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First Author: Ane Ogbe  

Journal/preprint name: medRxiv 

Paper DOI 

Tags:  Immunology/Immunity, Clinical, T cells 


Ogbe et al developed T cell assays to distinguish between SARS-CoV-2 specific responses and cross-reactive responses. Strong ex vivo ELISPOT and proliferation responses to multiple antigens (including M, NP and ORF3) were found in those who had been infected by SARS-CoV-2. Unexposed subjects had a more restricted proliferative response to spike antigens only, (likely a cross-reactive response to common cold coronaviruses). Seronegative doctors with high occupational exposure and recent COVID-19 compatible illness had broad T cell responses, indicating that a T cell response to SARS-CoV-2 can be detected after infection even in the absence of antibodies. Memory responses to specific non-spike proteins provide a method to distinguish between recently infected individuals and those with pre-existing immunity in exposed populations. 

Research Highlights: 


  1. High magnitude and broad T cell responses to SARS-CoV-2 structural proteins are detected in convalescent subjects by ex vivo ELISPOT and T cell proliferation assays 

  1. In contrast, the T cell proliferation assay demonstrated memory T cell responses only to spike protein in the T cell repertoires of unexposed, SARS-CoV-2 seronegative individuals (but not M, NP, ORF3, ORF6, ORF7 or ORF8). 

  1. In convalescent patients, T cell responses to either M or NP correlate with the global response to spike, structural and accessory proteins indicating that an assay to measure responses to M or NP could reflect the global effector T cell response.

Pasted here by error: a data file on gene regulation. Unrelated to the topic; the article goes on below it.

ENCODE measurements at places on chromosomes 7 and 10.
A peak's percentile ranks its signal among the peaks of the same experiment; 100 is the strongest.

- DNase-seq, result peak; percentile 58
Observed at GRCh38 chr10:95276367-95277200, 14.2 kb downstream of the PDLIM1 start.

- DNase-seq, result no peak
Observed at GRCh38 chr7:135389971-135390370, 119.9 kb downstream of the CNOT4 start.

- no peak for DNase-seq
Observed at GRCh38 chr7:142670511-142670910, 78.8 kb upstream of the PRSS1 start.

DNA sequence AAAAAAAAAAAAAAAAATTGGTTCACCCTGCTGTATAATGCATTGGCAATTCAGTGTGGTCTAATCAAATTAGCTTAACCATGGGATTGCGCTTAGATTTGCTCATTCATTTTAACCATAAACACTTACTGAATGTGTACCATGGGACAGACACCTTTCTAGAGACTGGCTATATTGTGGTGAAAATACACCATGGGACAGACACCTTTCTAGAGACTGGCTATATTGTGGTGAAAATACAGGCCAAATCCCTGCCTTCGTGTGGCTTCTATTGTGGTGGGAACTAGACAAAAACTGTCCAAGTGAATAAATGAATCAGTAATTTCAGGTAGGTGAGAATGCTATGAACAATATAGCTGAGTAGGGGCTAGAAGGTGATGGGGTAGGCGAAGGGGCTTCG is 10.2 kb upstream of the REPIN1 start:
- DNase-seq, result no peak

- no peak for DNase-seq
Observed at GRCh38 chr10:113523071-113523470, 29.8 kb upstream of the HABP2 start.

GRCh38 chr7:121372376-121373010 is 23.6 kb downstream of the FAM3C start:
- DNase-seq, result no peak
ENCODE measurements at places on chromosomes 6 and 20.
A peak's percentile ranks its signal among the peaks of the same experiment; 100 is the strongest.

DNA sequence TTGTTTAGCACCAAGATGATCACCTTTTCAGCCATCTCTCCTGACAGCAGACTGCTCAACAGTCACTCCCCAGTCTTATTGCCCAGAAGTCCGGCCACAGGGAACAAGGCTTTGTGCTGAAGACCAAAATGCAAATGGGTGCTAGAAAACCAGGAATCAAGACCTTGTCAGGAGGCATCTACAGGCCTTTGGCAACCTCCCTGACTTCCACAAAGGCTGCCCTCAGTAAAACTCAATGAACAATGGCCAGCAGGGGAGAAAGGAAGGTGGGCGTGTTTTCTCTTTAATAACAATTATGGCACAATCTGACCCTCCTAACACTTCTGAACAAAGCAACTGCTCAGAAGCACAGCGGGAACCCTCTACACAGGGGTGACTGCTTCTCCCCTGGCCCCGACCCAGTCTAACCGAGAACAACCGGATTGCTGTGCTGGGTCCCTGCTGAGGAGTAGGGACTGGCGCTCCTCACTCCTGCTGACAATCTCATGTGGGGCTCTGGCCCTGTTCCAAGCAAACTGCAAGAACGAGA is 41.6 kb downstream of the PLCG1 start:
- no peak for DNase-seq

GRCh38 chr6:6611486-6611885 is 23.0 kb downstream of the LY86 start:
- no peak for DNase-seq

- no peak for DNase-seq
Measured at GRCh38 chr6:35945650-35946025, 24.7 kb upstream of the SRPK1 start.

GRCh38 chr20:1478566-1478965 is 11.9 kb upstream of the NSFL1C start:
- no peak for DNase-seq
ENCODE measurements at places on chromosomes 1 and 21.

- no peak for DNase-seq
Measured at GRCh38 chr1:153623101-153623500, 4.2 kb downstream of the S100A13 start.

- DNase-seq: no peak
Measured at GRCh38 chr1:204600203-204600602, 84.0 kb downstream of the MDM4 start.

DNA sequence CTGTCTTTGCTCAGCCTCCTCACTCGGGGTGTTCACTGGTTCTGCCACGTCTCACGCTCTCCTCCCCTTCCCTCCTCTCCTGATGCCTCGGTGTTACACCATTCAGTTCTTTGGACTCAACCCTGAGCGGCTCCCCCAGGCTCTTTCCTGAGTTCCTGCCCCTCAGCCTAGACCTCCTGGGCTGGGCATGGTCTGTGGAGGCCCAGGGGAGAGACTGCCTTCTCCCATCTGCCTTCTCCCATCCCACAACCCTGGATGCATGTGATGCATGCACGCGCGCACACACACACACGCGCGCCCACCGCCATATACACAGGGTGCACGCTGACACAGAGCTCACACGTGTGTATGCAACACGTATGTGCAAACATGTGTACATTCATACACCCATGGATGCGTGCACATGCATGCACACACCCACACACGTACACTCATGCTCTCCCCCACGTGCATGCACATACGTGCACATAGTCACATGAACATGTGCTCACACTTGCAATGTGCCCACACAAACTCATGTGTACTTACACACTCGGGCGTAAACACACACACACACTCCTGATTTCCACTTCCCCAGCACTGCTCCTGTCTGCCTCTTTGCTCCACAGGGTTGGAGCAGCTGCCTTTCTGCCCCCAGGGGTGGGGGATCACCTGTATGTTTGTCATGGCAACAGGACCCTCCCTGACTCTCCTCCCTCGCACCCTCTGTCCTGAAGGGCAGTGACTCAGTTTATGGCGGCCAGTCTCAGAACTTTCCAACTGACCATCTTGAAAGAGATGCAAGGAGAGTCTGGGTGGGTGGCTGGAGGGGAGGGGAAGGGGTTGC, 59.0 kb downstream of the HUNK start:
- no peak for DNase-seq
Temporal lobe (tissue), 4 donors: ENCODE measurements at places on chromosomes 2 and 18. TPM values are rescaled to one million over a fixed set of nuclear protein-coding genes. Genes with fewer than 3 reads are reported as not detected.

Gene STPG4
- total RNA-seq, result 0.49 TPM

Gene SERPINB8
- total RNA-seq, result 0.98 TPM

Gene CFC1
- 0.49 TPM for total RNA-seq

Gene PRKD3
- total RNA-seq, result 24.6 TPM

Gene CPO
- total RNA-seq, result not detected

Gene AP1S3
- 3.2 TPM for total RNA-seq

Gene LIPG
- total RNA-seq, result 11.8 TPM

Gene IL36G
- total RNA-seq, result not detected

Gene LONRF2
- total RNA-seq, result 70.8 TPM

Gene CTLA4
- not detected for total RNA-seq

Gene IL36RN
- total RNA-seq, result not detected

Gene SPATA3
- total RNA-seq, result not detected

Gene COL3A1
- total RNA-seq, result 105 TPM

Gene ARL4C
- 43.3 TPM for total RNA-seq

1. IFNγ responses (measured by ELISPOT) appear to peak a month after symptom onset and then tend to decline 

  1. Symptoms, particularly self-reported fever, were associated with stronger memory T cell responses in recovery 

  1. high frequency of proliferating cells and broad targeting of SARS-CoV-2-specific CD4+ and CD8+ T cells were identified in a FACS-based assay of central memory T cell responses. This assay appeared more sensitive than ELISPOT 

  1. SARS-CoV-2-specific CD4+ T cells (and to a lesser extent CD8+ T cells) were polyfunctional in recovery. 

  1. Using a T cell proliferation assay, T cell responses to SARS-CoV-2 proteins with high breadth and magnitude were detected in convalescent doctors that were seronegative, indicating that a memory T cell response may exist in the absence of a T cell response. The most sensitive assays in this case was M and/ or NP-specific T cell responses in the proliferation assay. 

  1. Significantly higher magnitude of CD4+ but not CD8+ T cells proliferating in response to the M, N, ORF3, 6, 7 and 8 was detected in these doctors. 


Impact for COVID-19 research:  

  • The study provides an insight to different ex-vivo assays to measure T cell responses and show for the first time an optimized method to distinguish between SARS-CoV-2 specific T cell responses from pre-existing cross-reactive responses to other coronaviruses 

  • Suggest central memory T cell responses to M and NP in the proliferation assay as the best marker of SARS-CoV-2 specific response. 

  • Lays the groundwork for assessing T cell responses to SARS-CoV-2 vaccines 




  • Key Techniques:  

  1. IFN-γ enzyme-linked immunospot (ELISPOT) assay  

  1. Intracellular cytokine stimulation (ICS) assay  

  1. Proliferation assay using CellTrace® Violet 

  1. Flow cytometry analysis 

  1. ELISA 

  1. Lactate measurements 

  1. SARS-CoV-2 pseudotype micro-neutralisation assay 

  • Assays were validated between multiple groups 

  • Large cohorts were used 



  • The correlation data for T cell responses in M or NP protein and other structural and accessory parts included donors with low responses which may limit the conclusion. 

  • There are isolated examples of seronegative 2020 controls which appear to have a SARS-CoV-2 specific response